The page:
This brings her to the crux of her complaint:

But I suspect all that testimony won’t matter given what else I’m about to say. Because as soon as one questions anything about vaccines – as soon as one expresses any doubt or concern about any vaccine practice – one risks being labelled an “anti-vaxxer”. Or at least represented as a kind of gunrunner to the anti-vax camp.

Or, as Warren Zevon put it and Linda Ronstadt sang it so long ago, Poor, Poor Pitiful Me. Let’s just put it this way. Express pro-vaccine advocacy and criticize antivaccine pseudoscience, and you’ll be labeled a corporate shill, an unfeeling monster who attacks mothers of special needs children, or even downright evil. You might even be subjected to campaigns to get you fired from your job. Oh, wait. I was! On multiple occasions!

This segued into her account of a meeting with Mark Largent, author of Vaccine: The Debate in Modern America, which Dreger describes thusly:

In his work, Largent refuses to take sides with either a) the anti-vaxxers, who think vaccines cause disorders such as autism, or b) the anti-anti-vaxxers – let’s call them the vaccine zealots – who think any parent who resists any vaccination is a dangerous idiot. Even though Largent is easily as “pro-vaccine” and pro-science as I am, among the frenzied zealots his sympathy for resister parents has marked him out as a heretic.

And Dreger wonders why Largent catches flak. She should look no further than her own description of him. Then she should go back and look at what I actually wrote about him in a post whose title should tell you where I’m coming from: Respecting parental concerns versus pandering to antivaccine fears. What pediatricians do when discussing vaccines, even with vaccine-averse parents, is to respect parental concerns and try to address them. What people like Largent and Dreger seem to think we should be doing is to pander to antivaccine fears, as you will see. Ironically, in her post, Dreger even describes an example of how a pediatrician should respect parental concerns even as she’s complaining about a nurse whom she perceived as not doing that. (See below.)

Note the framing of the issue by Dreger. She couldn’t be more blatant (while claiming to be even-handed) if she tried. To Dreger, Largent is oh-so-reasonable because he refuses to take sides between the “antivaxers” who think vaccines cause autism and the “anti-antivaxers,” who are portrayed as being “zealots,” the implication being that they are just as unreasonable as the antivaxers. It’s the appeal to moderation (a.k.a. the fallacy of the golden mean) writ large. Where people like Largent and Dreger go wrong is in the assumptions inherent in this fallacy, which are that (1) extreme positions are never reasonable or correct and (2) the correct answer lies between the two extreme positions somewhere. An excellent example to illustrate the problem with this fallacy can be found here, where an example is provided:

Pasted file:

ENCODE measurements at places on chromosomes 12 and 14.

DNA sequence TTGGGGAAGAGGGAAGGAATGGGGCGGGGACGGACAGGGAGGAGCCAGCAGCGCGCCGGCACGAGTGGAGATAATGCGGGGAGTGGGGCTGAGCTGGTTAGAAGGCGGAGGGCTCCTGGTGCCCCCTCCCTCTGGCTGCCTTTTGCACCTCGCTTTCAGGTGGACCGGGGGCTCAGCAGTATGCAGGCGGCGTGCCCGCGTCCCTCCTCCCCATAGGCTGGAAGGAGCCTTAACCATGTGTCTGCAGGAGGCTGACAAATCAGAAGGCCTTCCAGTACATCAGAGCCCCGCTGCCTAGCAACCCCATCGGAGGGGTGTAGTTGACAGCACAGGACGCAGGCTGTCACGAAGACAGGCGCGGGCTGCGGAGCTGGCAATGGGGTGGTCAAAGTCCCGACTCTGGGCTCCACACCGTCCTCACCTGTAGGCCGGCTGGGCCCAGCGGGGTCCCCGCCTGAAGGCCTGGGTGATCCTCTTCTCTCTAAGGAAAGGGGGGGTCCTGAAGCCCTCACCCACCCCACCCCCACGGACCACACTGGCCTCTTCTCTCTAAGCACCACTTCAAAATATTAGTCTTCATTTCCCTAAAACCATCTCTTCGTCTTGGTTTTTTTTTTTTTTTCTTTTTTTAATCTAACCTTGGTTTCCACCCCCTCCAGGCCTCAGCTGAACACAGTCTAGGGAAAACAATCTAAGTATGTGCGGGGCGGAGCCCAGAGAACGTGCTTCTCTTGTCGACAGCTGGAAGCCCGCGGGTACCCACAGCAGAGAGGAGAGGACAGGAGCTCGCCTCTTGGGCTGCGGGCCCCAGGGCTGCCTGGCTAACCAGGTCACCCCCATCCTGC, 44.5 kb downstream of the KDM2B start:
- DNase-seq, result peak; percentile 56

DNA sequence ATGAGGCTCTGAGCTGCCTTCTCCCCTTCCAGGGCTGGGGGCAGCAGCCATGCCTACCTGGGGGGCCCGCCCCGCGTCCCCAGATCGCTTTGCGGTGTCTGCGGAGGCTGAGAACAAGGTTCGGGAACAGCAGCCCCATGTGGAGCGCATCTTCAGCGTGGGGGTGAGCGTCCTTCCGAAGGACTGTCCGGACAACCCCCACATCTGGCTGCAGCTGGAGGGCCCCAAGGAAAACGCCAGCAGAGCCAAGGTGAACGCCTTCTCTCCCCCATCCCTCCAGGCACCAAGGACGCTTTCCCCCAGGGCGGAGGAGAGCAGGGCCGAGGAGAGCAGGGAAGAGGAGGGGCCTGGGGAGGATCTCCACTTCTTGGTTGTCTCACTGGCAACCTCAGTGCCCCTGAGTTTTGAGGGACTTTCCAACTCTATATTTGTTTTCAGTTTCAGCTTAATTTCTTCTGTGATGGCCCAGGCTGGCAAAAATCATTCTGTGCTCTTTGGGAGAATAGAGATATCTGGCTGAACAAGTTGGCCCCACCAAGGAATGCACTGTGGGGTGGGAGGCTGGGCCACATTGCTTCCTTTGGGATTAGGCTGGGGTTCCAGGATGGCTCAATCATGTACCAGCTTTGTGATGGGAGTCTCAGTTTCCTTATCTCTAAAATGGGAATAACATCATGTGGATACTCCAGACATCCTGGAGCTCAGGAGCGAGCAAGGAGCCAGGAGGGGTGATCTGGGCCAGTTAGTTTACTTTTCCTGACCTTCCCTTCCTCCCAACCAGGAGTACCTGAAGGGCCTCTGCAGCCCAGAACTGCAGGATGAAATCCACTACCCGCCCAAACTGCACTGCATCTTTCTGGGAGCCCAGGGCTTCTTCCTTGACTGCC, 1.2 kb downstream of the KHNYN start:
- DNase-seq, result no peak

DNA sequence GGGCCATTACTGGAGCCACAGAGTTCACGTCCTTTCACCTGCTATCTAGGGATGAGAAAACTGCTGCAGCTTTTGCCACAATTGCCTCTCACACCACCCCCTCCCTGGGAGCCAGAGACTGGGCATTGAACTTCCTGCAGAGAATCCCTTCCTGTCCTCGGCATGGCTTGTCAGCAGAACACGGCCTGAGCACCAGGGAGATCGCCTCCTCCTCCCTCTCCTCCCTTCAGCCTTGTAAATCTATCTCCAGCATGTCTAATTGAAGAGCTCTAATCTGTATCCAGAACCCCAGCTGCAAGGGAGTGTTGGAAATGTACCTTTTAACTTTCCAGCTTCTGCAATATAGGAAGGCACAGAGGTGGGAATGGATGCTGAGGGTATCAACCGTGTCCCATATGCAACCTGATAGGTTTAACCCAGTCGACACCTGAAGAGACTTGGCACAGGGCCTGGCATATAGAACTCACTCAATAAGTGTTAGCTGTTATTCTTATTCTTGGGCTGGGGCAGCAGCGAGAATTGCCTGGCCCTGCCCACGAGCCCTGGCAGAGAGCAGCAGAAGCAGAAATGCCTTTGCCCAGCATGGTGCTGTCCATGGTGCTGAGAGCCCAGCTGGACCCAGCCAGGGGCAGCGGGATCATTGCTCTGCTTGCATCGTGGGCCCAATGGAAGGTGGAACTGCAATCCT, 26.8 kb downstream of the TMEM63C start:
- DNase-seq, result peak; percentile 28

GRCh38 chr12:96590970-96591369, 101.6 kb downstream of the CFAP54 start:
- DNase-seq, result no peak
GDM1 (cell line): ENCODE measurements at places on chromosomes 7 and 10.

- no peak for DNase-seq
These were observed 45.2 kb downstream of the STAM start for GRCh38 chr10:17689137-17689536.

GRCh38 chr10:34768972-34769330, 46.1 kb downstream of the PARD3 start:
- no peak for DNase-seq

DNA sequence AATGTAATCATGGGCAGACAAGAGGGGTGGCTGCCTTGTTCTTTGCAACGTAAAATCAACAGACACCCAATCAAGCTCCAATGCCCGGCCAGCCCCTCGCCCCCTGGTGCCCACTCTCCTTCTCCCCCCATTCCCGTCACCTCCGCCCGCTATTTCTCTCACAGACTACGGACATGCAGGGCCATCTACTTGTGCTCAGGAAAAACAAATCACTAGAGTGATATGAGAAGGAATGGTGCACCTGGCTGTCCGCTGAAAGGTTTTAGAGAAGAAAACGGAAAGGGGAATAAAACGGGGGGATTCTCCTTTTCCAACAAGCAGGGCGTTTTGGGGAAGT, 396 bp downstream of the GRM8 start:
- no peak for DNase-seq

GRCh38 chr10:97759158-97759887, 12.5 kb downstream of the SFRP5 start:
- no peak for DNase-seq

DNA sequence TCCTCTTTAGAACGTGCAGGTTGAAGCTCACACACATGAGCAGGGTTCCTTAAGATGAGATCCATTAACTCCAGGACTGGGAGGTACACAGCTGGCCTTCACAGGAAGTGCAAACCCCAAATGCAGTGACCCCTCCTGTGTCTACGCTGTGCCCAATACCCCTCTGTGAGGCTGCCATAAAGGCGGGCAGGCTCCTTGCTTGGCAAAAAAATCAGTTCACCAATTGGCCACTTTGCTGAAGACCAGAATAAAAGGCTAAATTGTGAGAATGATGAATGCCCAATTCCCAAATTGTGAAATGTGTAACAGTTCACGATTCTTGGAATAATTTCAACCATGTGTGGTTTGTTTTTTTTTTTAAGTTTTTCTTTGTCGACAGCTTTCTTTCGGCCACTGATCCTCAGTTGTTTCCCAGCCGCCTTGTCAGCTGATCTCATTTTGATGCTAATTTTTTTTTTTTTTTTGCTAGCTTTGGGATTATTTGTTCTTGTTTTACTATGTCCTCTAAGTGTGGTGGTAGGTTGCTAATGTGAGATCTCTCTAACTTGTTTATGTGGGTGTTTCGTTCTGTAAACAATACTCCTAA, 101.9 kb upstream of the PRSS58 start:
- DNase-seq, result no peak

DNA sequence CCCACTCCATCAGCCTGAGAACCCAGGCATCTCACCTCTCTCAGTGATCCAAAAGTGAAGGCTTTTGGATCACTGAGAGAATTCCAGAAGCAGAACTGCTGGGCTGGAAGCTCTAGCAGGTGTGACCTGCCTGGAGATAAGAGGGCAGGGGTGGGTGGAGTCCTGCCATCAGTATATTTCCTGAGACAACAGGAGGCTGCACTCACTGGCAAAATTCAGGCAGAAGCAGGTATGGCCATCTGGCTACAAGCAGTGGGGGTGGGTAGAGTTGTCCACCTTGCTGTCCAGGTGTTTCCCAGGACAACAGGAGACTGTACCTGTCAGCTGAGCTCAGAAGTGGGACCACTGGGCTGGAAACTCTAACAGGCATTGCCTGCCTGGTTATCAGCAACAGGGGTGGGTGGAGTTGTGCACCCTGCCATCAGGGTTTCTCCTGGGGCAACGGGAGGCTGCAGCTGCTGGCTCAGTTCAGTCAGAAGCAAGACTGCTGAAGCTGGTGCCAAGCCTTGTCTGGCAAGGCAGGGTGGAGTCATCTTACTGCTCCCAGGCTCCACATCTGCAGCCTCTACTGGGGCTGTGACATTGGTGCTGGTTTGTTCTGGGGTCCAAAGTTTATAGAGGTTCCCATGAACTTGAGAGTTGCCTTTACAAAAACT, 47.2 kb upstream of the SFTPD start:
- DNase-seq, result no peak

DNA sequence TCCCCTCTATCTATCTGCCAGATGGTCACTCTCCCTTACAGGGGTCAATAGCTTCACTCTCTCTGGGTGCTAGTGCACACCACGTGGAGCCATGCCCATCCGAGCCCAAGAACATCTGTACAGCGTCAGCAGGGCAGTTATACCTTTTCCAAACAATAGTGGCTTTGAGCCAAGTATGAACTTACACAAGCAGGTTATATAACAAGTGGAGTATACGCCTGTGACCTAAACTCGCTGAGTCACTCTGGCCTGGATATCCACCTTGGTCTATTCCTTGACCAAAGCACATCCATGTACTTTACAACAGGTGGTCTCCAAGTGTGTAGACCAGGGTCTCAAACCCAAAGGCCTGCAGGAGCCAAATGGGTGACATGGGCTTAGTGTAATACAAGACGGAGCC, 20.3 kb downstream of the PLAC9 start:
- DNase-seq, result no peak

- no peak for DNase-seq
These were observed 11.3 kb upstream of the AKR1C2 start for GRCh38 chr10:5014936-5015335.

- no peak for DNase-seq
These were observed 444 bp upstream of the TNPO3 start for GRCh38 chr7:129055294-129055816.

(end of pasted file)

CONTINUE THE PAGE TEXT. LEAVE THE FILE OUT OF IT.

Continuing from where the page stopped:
Bob wants to exterminate all the termites in the house. Alice doesn’t want to exterminate them at all. Therefore, the correct course of action is to kill exactly half of the termites.

This is an exaggeration to make a point, of course. Sometimes the “golden mean” will involve killing 75% or 25% of the termites. The point behind the fallacy is that it is never, ever correct in the minds of those appealing to moderation to take one side or the other. Unfortunately for Dreger and Largent, for some questions of science there are actually right and wrong answers. The answer to the “debate” between science and pseudoscience is not halfway between the two. It’s science. This is the fundamental problem with the sorts of arguments Largent and Dreger make.

Also, as I said before, none of this means that one can’t respect parental concerns without compromising on science, but that’s the fundamental false dichotomy on display here. To her, Largent is a brave maverick historian because he “thinks differently”:

Largent also bucks the usual trend among the sometimes self-righteous zealots by refusing to see public-health vaccine recommendations as a purely scientific prescription. In fact, he calls the recommended childhood vaccination schedule “a political artefact” – not a simple blooming of the science but a wrangled set of mandates and recommendations that it is not unreasonable for parents to question.

Which shows that, when it comes to who is and is not “antivaccine,” Dreger is just as clueless as Largent. (Yes, I’m intentionally using that word.) She’s attacking yet another straw man. First of all, no one has said that it’s completely unreasonable for parents to question the recommended vaccine schedule or claim that the CDC-recommended schedule is a “simple blooming of science.” However, when you compare the claims of antivaccine zealots (to steal Dreger’s term shamelessly) with the CDC schedule, only one is supported by science. (Hint: It’s not the claim of antivaccinationists.) In fact, as I read through Dreger’s article, I couldn’t help but thinking of a term I once heard: A pyromaniac in a field of straw men. It’s a good description.